When Sergius makes further accusations, Raina reminds him that she saw him and Louka in each other’s arms, and she now understands about their relationship. Sergius realizes that his and Raina’s engagement is over, and he therefore cancels the duel with Bluntschli, who is pleased to get out of it since he didn’t want to fight in the first place. Raina, however, is furious, and she tells Bluntschli that Sergius had Louka spy on them and that Sergius rewarded Louka by making love to her. As they continue to argue, Bluntschli tries to get Sergius to stop because he is losing the argument. Suddenly, Bluntschli asks where Louka is. Raina maintains that she is listening at the door, and as Sergius stoutly denies such a thing, Raina goes to the door and drags Louka inside; she was, in fact, eavesdropping. Louka is not ashamed; she says that her love is at stake and that her feelings for Sergius are stronger than Raina’s feelings for the “chocolate cream soldier.”
At this point, Major Petkoff enters in short sleeves; his old coat is being mended. When Nicola enters with it, Raina helps him on with the coat and deftly removes the inscribed portrait from the coat pocket. Thus, when her father reaches for the photograph to ask Raina the meaning of a photograph of her with the inscription: “Raina, to her Chocolate Cream Soldier: A Souvenir,” the photo is missing! Major Petkoff is confused and asks Sergius if he is the “chocolate cream soldier.” The Major responds indignantly that he is not. Then Bluntschli explains that he is the “chocolate cream soldier” and that Raina saved his life. Petkoff is further confused when Raina points out that Louka is the true object of Sergius’ affections, despite the fact that Louka is engaged to Nicola, who denies this and says that he is hoping for Louka’s good recommendation when he opens his shop.
Suddenly Louka feels as though she is being bartered, and she demands an apology; when Sergius kisses her hand in apology, she reminds him that his touch now makes her his “affianced wife,” and even though Sergius had forgotten his earlier statement, he still holds true to his word and claims Louka for his own. At this moment, Catherine enters and is shocked to find Louka and Sergius together. Louka explains that Raina is fond only of Bluntschli, and before Raina can answer, Bluntschli explains that such a young and beautiful girl as Raina could not be in love with a thirty-four-year-old soldier who is an incurable romantic; the only reason he came back, he says, was not to return the coat but to get just one more glance at Raina, but he fears that she is no more than seventeen years old. Raina then tells Bluntschli that he is indeed foolishly romantic if he thinks that she, a twenty-three-year-old woman, is a seventeen-year-old girl. At this point, Bluntschli asks permission to be a suitor for Raina’s hand. When he is reminded that Sergius comes from an old family which kept at least twenty horses, Bluntschli begins to enumerate all of the possessions (including two hundred horses) which he owns; he fails, however, to mention that his possessions are connected with the hotel business that he has just inherited. His list of possessions is so impressive that it is agreed that he shall indeed marry Raina, who is delighted with her “chocolate cream soldier.” As Bluntschli leaves, with the promise of being back in two weeks, Sergius looks in wonder and comments, “What a man! Is he a man!”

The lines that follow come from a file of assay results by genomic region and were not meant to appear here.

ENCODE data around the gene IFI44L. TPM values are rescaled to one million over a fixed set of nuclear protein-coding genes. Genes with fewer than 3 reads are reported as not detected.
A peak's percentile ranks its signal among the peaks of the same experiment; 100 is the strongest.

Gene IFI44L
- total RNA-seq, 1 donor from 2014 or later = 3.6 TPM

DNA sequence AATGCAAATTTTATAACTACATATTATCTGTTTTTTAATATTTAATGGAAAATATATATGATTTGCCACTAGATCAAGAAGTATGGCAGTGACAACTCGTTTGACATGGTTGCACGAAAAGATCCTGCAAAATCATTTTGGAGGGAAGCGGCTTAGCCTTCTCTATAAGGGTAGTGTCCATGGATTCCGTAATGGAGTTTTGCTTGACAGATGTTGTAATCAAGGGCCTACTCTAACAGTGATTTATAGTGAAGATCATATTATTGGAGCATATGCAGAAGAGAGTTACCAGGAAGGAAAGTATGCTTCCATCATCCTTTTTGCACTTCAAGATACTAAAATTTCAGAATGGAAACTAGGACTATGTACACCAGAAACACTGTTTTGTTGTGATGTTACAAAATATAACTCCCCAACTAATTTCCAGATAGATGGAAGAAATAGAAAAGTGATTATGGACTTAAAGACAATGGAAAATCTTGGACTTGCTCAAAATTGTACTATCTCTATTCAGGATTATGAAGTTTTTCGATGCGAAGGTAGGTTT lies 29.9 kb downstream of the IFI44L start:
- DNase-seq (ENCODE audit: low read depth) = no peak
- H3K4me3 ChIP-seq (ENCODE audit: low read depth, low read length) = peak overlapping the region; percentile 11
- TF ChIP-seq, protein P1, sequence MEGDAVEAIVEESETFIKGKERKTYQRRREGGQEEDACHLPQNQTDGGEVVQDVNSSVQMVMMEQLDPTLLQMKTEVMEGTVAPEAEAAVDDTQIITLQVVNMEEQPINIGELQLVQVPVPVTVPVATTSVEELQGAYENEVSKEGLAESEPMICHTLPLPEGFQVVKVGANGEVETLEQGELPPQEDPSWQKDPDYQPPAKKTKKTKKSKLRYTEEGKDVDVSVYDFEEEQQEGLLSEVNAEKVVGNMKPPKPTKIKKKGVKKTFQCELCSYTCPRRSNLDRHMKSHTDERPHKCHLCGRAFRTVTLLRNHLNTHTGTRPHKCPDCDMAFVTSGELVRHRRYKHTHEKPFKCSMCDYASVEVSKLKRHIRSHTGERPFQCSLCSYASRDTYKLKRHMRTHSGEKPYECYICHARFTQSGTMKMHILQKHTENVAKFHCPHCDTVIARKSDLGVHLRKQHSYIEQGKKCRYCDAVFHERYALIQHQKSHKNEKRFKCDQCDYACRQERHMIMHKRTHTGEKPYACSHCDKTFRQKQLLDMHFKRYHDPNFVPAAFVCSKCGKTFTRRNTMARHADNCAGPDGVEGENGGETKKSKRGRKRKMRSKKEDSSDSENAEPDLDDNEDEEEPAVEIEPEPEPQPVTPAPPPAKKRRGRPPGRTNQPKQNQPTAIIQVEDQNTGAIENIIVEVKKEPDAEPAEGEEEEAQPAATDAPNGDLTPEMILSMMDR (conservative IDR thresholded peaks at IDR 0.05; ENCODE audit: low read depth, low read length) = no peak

After the farcical bit about the discovery of the old coat in the blue closet, which perplexes Major Petkoff, Shaw then gets down to the resolution of the drama, which involves the revealing of Raina’s, Sergius’, and Bluntschli’s true natures.
First, in Bluntschli’s interview with Raina, we see him as the practical man who will not let Raina assume any of her poses; he will laugh at all of the poses that she assumes. Captain Bluntschli, while being charmed and captivated by Raina, refuses to take her poses seriously; that is, he delights in her posturing, but he is not deceived by them: “When you strike that noble attitude and speak in that thrilling voice, I admire you; but I find it impossible to believe a single word you say.” Thus, Bluntschli forces Raina to reveal her true nature, and she is delighted that someone has seen through her guise and has allowed her to come down off her pedestal. We were earlier prepared for this revelation when she told her mother that she would like to shock Sergius; already, we have seen that she finds “higher love” to be something of a strain on her. Thus, it is ultimately a relief for her to discard all of her artificial poses and finally become herself.
Likewise, Bluntschli changes. While he will not tolerate posturing, yet, since he is such a plainspoken man, we are surprised to discover that beneath his exterior, he has a romantic soul — that is, he came back with the Major’s coat only to have one more glimpse of Raina, with whom he is infatuated. Therefore, as the practical man is seen to change, so also does Sergius, whom we saw very early in the second act confess to being tired of playing this game of the ideal of the “higher love.” He is immensely relieved not to have to be the over-idealized, noble object of Raina’s love; he found trying to live up to her expectations tiresome. After discovering that there is no nobility or heroics connected with war, he is delighted to discover that Raina’s heroics are not for him; as a result, he turns to the more basic but yet attractive Louka.
The resolution of the drama is brought about by the simple technique of having all of the characters recognize their basic nature and yield to it. Consequently, the ending of this comedy is similar to most classic comedies — that is, after a mix-up or confusion between the lovers, everyone is paired with the proper person finally.